Newsletter 1:2002

March 1, 2002


Because of the good success rate observed with kidney transplants from living unrelated donors, there is renewed discussion concerning the importance of minimizing cold ischemic preservation of cadaver kidneys. The hypothesis has been advanced that ischemic damage of kidneys induced by prolonged cold storage may increase the immunogenicity of donor organs. Consequently, minimal cold ischemia, presumably associated with less ischemic damage, is believed to render donor organs less immunogenic. According to this reasoning, HLA matching would not be necessary for donor kidneys subjected to only short preservation times. If confirmed, the implications would be far reaching, both from a practical as well as from a conceptual point of view.

Surprisingly, when graft survival of transplants reported to CTS was analyzed in relation to the duration of cold ischemia, the result did not show the expected "the shorter, the better" association. While there was a strong general trend towards decreased graft survival with prolonged kidney preservation, the shortest ischemia category (0-6 hours) did not have the best outcome. Statistically, graft survival in this group was significantly inferior to transplants after 7-12 or 13-24 hours of ischemia (p<0.0001, Figure 1).

A likely reason for the difference was found in the distribution of HLA matches. Among the 0-6 hour transplants, there were only 8% grafts with 0-1 HLA-A+B+DR mismatches and 23% with 5-6 mismatches. In contrast, among transplants after 7-24 hours of cold ischemia, there were 15% 0-1 mismatches and 13% 5-6 mismatches (p<0.0001).

An analysis of HLA matching in first cadaver kidney transplants with donor kidney exposure to 0-12 hours of cold ischemia is shown in Figure 2.

The result clearly contradicts the hypothesis that short cold ischemia makes HLA matching unnecessary. In spite of a short ischemic preservation time, the impact of HLA compatibility on graft outcome was highly significant (p<0.0001).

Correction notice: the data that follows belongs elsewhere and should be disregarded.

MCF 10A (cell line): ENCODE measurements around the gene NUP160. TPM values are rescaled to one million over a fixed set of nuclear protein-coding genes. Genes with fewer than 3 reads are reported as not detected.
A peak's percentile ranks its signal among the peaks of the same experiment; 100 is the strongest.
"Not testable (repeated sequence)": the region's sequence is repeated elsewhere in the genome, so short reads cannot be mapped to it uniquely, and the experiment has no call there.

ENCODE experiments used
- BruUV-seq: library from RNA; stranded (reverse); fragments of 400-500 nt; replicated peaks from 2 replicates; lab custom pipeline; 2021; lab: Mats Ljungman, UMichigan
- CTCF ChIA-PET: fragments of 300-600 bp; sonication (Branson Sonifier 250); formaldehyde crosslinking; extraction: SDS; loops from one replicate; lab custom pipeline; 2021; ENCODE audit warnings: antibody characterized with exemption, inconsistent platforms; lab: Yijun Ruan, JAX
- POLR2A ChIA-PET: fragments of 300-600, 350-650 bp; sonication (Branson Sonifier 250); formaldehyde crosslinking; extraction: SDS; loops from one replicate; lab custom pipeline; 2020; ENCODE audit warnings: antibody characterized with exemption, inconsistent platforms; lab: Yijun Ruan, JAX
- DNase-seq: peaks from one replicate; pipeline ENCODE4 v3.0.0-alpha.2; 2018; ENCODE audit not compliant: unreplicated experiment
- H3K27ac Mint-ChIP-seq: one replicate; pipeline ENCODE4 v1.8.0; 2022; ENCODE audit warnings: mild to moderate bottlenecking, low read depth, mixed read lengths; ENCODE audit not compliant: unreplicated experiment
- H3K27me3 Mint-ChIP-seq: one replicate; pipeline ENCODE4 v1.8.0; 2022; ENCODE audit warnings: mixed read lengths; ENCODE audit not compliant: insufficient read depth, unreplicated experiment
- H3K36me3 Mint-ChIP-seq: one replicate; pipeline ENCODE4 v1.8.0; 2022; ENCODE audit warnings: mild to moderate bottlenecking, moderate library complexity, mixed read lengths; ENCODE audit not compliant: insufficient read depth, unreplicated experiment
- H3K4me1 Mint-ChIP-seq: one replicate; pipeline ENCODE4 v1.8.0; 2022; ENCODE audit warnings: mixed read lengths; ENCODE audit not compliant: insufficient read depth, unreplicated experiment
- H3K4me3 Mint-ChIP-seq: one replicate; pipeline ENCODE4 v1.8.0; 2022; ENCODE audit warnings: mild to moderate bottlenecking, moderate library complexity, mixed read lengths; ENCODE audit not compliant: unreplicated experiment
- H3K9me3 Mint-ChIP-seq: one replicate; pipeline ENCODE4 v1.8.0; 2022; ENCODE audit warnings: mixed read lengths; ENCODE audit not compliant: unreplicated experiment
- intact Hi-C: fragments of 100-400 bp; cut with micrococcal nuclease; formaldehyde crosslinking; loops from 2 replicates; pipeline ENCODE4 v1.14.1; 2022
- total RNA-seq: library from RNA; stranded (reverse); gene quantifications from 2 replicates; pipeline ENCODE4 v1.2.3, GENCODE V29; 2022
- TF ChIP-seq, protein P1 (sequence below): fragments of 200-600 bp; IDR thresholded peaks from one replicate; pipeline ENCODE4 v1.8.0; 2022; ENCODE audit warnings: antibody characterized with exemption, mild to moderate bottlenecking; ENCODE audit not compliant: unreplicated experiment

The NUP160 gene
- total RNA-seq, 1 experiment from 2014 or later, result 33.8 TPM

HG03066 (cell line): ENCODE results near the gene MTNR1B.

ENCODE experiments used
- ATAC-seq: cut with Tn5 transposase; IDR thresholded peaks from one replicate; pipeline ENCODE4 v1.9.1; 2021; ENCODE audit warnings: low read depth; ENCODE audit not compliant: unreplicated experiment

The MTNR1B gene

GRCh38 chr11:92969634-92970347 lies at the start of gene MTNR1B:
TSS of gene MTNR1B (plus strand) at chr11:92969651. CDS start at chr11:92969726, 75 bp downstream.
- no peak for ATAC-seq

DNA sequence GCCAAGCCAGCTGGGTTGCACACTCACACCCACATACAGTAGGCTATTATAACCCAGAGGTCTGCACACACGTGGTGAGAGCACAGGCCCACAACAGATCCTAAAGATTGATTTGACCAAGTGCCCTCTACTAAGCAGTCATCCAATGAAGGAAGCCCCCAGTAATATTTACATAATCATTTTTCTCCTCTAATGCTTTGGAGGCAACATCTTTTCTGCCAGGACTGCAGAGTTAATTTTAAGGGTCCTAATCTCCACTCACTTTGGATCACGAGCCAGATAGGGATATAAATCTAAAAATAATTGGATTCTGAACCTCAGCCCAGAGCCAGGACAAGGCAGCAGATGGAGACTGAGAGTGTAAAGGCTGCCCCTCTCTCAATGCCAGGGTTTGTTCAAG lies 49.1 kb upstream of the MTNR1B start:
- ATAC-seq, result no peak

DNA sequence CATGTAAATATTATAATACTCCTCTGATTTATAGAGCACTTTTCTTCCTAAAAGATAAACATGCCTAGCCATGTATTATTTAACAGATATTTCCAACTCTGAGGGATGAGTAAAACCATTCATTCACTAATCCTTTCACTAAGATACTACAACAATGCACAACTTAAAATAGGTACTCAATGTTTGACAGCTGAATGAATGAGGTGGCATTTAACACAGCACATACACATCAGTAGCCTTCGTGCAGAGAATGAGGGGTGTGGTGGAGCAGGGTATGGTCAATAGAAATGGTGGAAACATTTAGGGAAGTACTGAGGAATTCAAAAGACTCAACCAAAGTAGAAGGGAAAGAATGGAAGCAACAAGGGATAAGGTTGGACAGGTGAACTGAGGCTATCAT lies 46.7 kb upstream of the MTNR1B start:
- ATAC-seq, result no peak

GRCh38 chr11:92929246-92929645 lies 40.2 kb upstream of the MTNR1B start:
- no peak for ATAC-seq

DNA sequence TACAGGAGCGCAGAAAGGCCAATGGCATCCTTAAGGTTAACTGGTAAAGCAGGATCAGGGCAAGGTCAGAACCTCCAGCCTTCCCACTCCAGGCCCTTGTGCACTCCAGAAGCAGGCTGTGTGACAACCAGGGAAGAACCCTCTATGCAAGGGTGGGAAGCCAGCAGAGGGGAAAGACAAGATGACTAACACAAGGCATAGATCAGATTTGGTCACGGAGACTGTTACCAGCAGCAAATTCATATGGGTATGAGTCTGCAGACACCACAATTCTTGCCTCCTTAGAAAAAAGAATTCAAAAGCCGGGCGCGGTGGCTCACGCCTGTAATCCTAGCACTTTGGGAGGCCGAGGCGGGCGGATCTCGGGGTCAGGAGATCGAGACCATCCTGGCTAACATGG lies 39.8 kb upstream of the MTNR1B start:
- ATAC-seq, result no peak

The report in the last newsletter on HLA anti-class I and anti-class II antibodies generated numerous inquiries. As follow up, we would like to present two graphs which depict an important difference between the effect of presensitization in first transplants and retransplants. As shown in Figure 3, in recipients of first kidney grafts the effect of presensitization was deleterious only if antibodies against both HLA class I and class II (I+II+) were present.

Interestingly, in retransplants, presensitization against HLA class I in the absence of antibodies against HLA class II (I+II-) also had a damaging effect (Figure 4).

This points to an important qualitative difference between anti-class I antibodies produced in response to transfusions or pregnancies (first graft recipients) and antibodies produced as a result of rejection of a previous kidney graft (retransplants). The surprisingly good success rate in first graft recipients with I+ II- antibodies was based on an analysis of 159 patients and appears quite solid (Figure 3). Equally surprising is the absence of any deleterious effect in first or retransplants when preformed anti-HLA antibodies were directed exclusively against class II and not class I (I-II+).